My impression is that interims are rarely if ever granted anymore.
Ahh ok. But for instances where they are requested (required before starting) in order for individuals to begin work. I imagine they are about 16 weeks in. Only according to the experiences I have read about on this forum. At least that is what I am hoping for.
When I was waiting for mine, they told me 4-6 weeks. Ended up being 6. That must have been right before things went over the edge though cause everything I've been reading has them taking much longer, as in the 4 month range.
Funny did some research when I was first completing the SF 86, read about people getting a response on the interim between 2-4 days. These could have been direct government hires though, I don't know
I am about the point where they rejected me for missing fingerprints. But, with all of the holidays, I guess I could subtract maybe a few weeks from that timeline.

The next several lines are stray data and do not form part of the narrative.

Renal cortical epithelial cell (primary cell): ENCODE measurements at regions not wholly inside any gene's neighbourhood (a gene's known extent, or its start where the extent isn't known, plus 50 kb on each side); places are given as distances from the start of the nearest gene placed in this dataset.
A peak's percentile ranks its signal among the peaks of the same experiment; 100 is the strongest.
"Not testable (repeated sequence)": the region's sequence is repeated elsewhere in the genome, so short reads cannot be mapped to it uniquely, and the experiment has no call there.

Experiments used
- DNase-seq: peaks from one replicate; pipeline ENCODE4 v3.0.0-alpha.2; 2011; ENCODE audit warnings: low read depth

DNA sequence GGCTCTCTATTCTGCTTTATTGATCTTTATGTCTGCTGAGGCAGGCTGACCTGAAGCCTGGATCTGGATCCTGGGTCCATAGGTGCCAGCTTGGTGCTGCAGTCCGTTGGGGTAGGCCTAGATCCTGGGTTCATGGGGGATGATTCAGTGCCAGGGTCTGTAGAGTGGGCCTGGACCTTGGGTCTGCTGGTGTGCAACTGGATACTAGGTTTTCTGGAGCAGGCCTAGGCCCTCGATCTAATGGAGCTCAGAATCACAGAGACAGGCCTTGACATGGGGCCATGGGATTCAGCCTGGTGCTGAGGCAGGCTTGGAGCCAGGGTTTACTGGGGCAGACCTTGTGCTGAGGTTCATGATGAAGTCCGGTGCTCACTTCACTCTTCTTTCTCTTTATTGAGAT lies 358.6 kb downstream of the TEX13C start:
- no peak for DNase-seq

With all of the "limbo" stories, I am not sure where I stand. Just like everyone else I guess.
it used to be common for individuals to receive an interim in less than 10 days, my best was the same day as submission for several of my personnel, but this was 2014 - early 2015, before the discovery of the breach and the total shut down of e-QIP submissions in July of 2015. Now with the changes to the processing of clearances, the budget constraints and the continuation of the backlog, interims are taking 100+ days. It is taking approximately 80+ days just to get the initial approval from PSMO-I. Then another 20 - 45 days to get the investigation opened at OPM. The interim can only be granted after all of the written checks have been completed, fingerprint check completed and the investigation has been opened by OPM. Another thorn in the investigation side, is the new administration needs to be cleared, which is taking priority over the previously submitted investigations.